Good movies are rarely about what they appear to be about.

Most comedies are, right below the surface, quite sad. Most horror movies are political statements. Speculative or dystopian science fiction is always about the present. Post-apocalyptic stories are about pre-apocalyptic society. Zombie movies are about the living. Films about run-amok technology are really about the human beings using it.

Movies about extraterrestrials, likewise, are really about the people and cultures here who encounter them. This is true of “Arrival,” the new hit film by Denis Villeneuve, which explores Earth’s sudden visitation by a dozen monolithic, half-spherical spacecraft, parked at apparently random locations around the globe, the intentions of their occupants unclear.

 Amy Adams stars as Louise Banks, a linguist dispatched to communicate with the creatures inside a ship that appeared in rural Montana, where it hovers perpendicular to the ground. The aliens emerge as seven-legged, squidlike beings (”heptapods”) that seem less menacing than enigmatic, strange and melancholy.

The story becomes a detective case in which Louise and a physicist named Ian Donnelly (Jeremy Renner) unravel the nature of the creatures’ nonlinear perception of space and time, as conveyed through circular, cryptographic script emerging from their tentacles like black vapor. Their discoveries sync with Louise’s apparent flashbacks to an earlier and tragic life as a single mother, in a manner recalling the intoxicating structural puzzles that Christopher Nolan films like “Memento,” “Inception” and “Interstellar” have popularized in mainstream Hollywood blockbusters.

“Arrival” is beautiful and meditative in the tradition of “2001: A Space Odyssey,” and it packs such an emotional wallop that you’ll forget it’s a movie featuring aliens from outer space that ends up being mostly about language and communication, with zero lasers fired.

If “Arrival” had come out a year or two ago, it would have received critical acclaim and perhaps some award-season recognition its arresting cinematography and maybe Adams’ performance. But it emerged in a different world than the one in which it was created, and that changes how it’s perceived. “Arrival” is now a political document that will always be remembered as the first big movie released following Donald Trump’s election win. It is impossible to appreciate on its own merits, but is a more interesting (and depressing) film because of its inadvertent historical significance.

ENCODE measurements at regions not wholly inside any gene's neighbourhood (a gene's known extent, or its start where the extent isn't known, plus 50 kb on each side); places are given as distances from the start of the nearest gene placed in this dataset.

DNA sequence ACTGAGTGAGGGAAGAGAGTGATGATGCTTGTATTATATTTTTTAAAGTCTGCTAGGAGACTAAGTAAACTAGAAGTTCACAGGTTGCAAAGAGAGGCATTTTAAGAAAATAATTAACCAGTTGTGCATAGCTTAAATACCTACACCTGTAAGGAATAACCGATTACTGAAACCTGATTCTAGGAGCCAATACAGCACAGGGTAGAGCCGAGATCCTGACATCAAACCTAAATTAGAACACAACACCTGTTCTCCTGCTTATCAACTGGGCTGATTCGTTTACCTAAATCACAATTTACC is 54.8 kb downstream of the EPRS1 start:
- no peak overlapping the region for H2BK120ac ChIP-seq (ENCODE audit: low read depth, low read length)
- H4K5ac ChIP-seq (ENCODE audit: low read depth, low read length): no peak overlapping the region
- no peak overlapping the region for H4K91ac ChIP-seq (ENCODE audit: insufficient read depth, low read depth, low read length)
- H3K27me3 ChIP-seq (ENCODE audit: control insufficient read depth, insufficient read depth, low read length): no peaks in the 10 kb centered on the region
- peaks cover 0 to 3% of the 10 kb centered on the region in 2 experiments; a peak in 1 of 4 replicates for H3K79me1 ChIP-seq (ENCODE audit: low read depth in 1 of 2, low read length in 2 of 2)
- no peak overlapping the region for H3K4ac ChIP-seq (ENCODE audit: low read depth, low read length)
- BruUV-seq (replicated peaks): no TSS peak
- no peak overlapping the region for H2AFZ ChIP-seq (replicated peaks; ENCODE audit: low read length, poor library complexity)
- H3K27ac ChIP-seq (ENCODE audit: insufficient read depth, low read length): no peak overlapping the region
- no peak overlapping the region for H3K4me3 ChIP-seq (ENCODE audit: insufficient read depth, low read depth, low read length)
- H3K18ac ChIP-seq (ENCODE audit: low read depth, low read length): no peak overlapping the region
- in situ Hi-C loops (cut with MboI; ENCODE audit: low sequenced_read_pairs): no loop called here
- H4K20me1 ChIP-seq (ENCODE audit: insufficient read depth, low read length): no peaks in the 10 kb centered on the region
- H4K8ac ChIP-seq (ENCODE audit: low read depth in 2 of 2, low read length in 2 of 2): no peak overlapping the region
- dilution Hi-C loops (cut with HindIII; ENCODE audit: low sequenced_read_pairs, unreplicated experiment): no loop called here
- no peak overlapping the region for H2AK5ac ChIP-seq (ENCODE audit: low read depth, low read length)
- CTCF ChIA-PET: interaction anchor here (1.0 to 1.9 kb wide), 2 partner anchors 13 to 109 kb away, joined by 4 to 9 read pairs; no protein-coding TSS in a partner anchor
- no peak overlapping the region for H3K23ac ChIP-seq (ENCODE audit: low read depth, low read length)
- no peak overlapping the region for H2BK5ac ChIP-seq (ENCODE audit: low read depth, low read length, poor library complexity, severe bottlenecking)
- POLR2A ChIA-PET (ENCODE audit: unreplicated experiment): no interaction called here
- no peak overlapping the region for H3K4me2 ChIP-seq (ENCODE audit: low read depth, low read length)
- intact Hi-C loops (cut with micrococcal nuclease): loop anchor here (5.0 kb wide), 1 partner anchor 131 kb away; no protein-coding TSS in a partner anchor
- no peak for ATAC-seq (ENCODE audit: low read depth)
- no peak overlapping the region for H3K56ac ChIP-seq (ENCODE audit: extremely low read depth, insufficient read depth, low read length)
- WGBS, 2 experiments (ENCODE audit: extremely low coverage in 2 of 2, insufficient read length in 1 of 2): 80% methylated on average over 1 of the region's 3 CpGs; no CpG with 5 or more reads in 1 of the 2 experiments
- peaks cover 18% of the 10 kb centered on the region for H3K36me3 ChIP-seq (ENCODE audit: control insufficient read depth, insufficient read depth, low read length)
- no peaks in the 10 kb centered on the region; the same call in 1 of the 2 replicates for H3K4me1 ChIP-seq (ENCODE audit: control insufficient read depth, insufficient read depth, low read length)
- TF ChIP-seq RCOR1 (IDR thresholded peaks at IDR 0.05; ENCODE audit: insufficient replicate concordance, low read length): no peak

The politics in “Arrival,” to the extent that they overtly exist, are straightforward. The scientists’ struggles to communicate with the pair of aliens (whom they nickname Abbott and Costello) mirror the geopolitical conflicts that erupt when world powers can’t agree how to confront the possible existential threat. The solutions — military restraint, the cooperation of superpowers, a deferral to science and reason, an optimism about our place in the cosmos — seem quaint within the reality into which we have now stepped.

Many culture writers have opined about the comforts of watching “Arrival” in a suddenly changed world, but during my trip to the theater in search of soothing escapism, I had the opposite experience.

“Arrival” is what you’d call an appeal to the better angels of our nature, a tribute to human ingenuity and cooperation. But that’s a hard pill to ingest when, at the end of 2016, many of us suddenly wonder whether our loved ones will retain their basic human rights. Or whether our friends, family or neighbors will be victim to the next bigoted attack that the incoming president, surrounded by ideological extremists eager to undo decades of social progress, will scarcely bring himself to condemn.

Movies like “Arrival” are a way to reconcile the statistical near-certainty that life exists elsewhere in the universe with our inability to detect it or be detected by anyone who’s interested in meeting us. They allow us to believe there’s something about us that an advanced extraterrestrial civilization would find useful, or even worth visiting.

That’s farfetched today, even for science fiction.

Troy Reimink is a writer and musician who lives in west Michigan.

Source: Traverse Country Record Eagle


Comments are closed